13 MARCH 2004, Page 45

Bay City revisited

Mark Steyn

Starsky & Hutch (15, general release)

The late Lionel Bart, composer of Oliver!, told me once that he'd done so many drugs in the Seventies he had no memory of the decade at all. As far as he could pin it down, he went to a party in November 1969 and woke up around February 1980. Lucky fellow.

Since they ended, the Seventies have found a lucrative niche market as the first wholly parodic decade. It's not a very competitive field: the 1770s and the 1870s seem to have been for real, and so were the 1920s and the 1940s. But disco, afros, cheesecloth, they're all surefire laugh-getters, aren't they?

On the evidence of recent outings, I'm not so sure the Seventies even work as a parodic decade any more. It's no coincidence that the Austin Powers franchise ran aground when it abandoned Sixties grooviness for the Seventies disco inferno of Goldmember. Starsky & Hutch opens with Barry Manilow whistling the intro to 'Can't Smile Without You'. It's hard to believe that 25 years ago millions of people bought this record for real. It's harder to believe that ten years ago (Serial Mom) millions of people bought into a little soundtrack Manilow as the ne plus ultra of mega-ironic cultural parody.

Starsky & Hutch, in case you've forgotten, was a buddy-cop vehicle from the era. I mean 'vehicle' in the sense of an automobile: a red Ford Gran Torino, which is a car that performs only two manoeuvres — a) screeching U-turns or b) an airborne bounce when going fast over anything more than a 2 per cent grade. The Ford's the most fully developed character in the show. Riding up front were two guys: one was a permed brunette who wore long baggy acrylic cardigans; the other was a blond who sang 'Don't Give Up On Us, Baby', also 'This Time I'm Going In With My Eyes Open' and 'Let's Have A Quiet Night In' and 'It Sure Brings Out The Love In Your Eyes', unless my mind's playing tricks and all four lines come from the same song.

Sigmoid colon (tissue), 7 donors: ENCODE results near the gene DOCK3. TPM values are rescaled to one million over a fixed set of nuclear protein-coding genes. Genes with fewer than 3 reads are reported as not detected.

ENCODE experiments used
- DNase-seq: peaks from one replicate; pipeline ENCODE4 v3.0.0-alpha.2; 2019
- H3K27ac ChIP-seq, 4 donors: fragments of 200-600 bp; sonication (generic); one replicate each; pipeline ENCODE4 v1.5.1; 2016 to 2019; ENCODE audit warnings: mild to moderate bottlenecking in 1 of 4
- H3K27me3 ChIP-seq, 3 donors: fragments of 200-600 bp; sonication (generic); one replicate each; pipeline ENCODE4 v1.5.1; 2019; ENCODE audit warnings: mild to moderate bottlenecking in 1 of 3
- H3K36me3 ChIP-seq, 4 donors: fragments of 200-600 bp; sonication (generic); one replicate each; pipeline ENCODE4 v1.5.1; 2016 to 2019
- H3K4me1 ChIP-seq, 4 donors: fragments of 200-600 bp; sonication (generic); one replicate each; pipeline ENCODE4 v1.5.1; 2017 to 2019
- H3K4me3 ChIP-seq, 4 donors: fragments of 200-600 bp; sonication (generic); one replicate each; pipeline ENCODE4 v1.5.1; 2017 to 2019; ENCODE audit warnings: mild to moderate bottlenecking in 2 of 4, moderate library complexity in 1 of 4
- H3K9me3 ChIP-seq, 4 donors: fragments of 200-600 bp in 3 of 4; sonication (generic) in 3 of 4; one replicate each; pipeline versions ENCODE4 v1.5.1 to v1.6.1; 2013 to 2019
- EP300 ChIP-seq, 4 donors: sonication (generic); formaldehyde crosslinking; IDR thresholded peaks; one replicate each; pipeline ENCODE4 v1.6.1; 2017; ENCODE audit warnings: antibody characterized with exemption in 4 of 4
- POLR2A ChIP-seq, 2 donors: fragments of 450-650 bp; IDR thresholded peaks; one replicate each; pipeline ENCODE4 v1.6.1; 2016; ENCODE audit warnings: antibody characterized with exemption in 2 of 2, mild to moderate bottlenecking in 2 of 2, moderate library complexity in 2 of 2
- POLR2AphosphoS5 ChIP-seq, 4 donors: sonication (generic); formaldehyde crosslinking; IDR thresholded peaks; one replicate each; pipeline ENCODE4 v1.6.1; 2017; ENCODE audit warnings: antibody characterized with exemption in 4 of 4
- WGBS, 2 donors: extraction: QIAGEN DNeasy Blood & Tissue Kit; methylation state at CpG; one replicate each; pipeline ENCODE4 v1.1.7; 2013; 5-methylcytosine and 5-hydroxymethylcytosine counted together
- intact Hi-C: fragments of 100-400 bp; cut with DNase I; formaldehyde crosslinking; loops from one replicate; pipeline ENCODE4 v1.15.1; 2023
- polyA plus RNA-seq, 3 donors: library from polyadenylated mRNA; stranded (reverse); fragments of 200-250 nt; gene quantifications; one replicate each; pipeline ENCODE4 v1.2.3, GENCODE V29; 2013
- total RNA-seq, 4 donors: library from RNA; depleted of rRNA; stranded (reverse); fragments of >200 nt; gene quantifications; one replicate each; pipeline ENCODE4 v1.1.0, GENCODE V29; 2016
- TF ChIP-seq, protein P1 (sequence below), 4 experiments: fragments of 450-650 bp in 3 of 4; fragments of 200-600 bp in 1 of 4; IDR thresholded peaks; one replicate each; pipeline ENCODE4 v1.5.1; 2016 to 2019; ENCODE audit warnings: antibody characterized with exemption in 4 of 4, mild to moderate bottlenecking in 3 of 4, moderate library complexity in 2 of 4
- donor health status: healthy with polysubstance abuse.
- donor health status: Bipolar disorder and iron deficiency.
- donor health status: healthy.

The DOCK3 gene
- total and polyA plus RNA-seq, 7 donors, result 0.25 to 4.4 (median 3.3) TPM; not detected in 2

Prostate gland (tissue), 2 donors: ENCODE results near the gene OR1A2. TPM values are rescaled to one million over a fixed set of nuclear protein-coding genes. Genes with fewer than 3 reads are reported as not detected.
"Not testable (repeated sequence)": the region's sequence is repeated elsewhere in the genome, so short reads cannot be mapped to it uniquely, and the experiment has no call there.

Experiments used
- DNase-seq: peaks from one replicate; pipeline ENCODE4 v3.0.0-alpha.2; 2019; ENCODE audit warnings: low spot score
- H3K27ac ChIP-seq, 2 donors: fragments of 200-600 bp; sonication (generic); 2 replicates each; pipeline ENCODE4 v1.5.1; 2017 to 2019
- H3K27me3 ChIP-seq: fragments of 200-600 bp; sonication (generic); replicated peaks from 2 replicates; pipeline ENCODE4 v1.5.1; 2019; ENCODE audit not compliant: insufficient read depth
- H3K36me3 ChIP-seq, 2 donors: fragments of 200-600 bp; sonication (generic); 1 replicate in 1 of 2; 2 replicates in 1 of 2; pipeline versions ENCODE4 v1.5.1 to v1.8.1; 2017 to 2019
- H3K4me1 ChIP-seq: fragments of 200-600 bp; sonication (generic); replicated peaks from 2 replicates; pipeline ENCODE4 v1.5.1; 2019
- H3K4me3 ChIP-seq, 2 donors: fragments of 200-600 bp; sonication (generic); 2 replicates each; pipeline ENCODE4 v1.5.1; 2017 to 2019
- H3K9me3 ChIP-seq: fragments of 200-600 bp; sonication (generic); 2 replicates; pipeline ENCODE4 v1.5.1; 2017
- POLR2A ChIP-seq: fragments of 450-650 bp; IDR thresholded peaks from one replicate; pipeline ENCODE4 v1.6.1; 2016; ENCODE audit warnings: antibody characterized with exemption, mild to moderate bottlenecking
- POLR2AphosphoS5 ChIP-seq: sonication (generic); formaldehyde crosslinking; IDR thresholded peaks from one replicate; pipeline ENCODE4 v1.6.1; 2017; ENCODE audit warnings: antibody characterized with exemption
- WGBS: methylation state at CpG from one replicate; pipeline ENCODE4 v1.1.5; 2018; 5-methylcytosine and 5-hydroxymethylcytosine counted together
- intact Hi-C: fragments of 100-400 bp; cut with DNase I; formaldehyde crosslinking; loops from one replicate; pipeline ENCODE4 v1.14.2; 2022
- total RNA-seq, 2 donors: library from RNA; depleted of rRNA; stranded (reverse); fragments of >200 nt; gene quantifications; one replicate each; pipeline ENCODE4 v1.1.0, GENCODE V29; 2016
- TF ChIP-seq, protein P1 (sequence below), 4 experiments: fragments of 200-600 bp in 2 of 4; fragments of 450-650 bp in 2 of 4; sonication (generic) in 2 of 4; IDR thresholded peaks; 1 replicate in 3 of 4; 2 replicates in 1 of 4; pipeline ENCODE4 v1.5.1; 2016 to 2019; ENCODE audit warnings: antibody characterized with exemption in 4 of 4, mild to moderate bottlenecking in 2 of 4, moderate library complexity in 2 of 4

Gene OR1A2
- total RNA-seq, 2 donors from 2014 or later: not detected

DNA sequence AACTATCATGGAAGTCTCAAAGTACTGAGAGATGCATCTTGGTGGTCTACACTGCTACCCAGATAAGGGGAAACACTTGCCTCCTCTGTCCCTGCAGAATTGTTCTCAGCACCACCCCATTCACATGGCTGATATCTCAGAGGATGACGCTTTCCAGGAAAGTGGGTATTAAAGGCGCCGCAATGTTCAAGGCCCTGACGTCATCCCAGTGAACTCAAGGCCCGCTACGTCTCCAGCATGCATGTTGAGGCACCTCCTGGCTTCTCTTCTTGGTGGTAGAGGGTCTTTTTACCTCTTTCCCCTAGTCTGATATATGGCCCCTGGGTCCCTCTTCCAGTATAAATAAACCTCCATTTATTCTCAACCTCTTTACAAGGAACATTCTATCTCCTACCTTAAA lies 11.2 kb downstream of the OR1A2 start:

There was also a black dude called Huggy Bear, who was the cops' only source. At the beginning of each episode, someone would get killed or something would get stolen, and Starsky and Hutch would go to Huggy's bar and he'd know all about it. Makes you wonder why the Police Department didn't just fire the honkies and hire the spade, but it was the mid-Seventies and in those days nobody wanted to be 'edgy', they just wanted a frisson of edge, the merest soupcon of edge. And that's what Hugg brought to the show, a little flavour of blaxploitation cool on a show set in a generic California town called San Cardboardo or Los Blandgeles or Generic Beach or some such. No, wait a minute, it's called Bay City.

The problem, whether you're doing biting satire, affectionate pastiche or a straight remake, is that there's no there there. Hence, the general-application disco-era jokes slathered all over everything. In its day, unlikely as it sounds, Starsky & Hutch was regarded as breaking new ground in TV violence. So the movie takes its cue from all those tyre-screeching wheel spins: these cops aren't out-of-control mavericks, just rugged pretty-boy preeners. 'In Bay City, explains Starsky, 'when you cross the line, your nuts are mine.' And it's the deadly solemnity Ben Stiller brings to his catchphrase that makes it work. Especially as, at the time, he's chasing a thief who's stolen a purse with seven bucks in it but he's leaping over roof tops and shooting wildly in crowded streets.

Stiller's Starsky and Owen Wilson's Hutch are a genial spoof of buddy genre contrasts. Starsky will ticket a fellow cop for double-parking, Hutch does nothing all week except undercover work so deep he's objectively on the other side: he's taken part in seven lucrative hold-ups, but does n't want to risk blowing his cover. When they get their first big murder — a 'floater' — Hutch's first instinct is to push the body back out to sea and let it drift down to some other precinct.

Todd Phillips directs with a lazy eye on the plot, but there's a great villain in Vince Vaughn, with a porn-star 'tache and flyaway collars, and Juliette Lewis, Snoop Dogg and others provide game support. Stiller and Wilson have worked together so often they are themselves a classic buddy team, in the standard Hope/Crosby mould — one uptight, one laidback. As in the Road pictures, the laidback one gets the girl, or, on this occasion, girls. Stiller's turn is a kind of oblivious nerd riff on the touchy machismo of Paul Michael Glaser; Wilson doesn't track David Soul so closely, and at times seems to wander off into James Garner's genial, sleepy-eyed Rockford. They go undercover as bikers (but the suspicious bartender says, 'Hey, you're wearing a false moustache') and as mimes (where the tiredness of the joke seems to be the point). They interrogate a topless cheerleader, but get distracted.

Stiller and Wilson's likeability takes them a long way and, when Soul and Glaser show up in cameo, there's something oddly childlike about the respect the new guys accord them. You can see why. Paul Michael Glaser in weathered middleage obscurity has acquired the cool he thought he had back then. And, as he joshes with Stiller's demented caricature of his young self, you realise that, even with lame TV cop-show formulas, doing it for real beats doing it as send-up. Let's hope they get Bewitched right.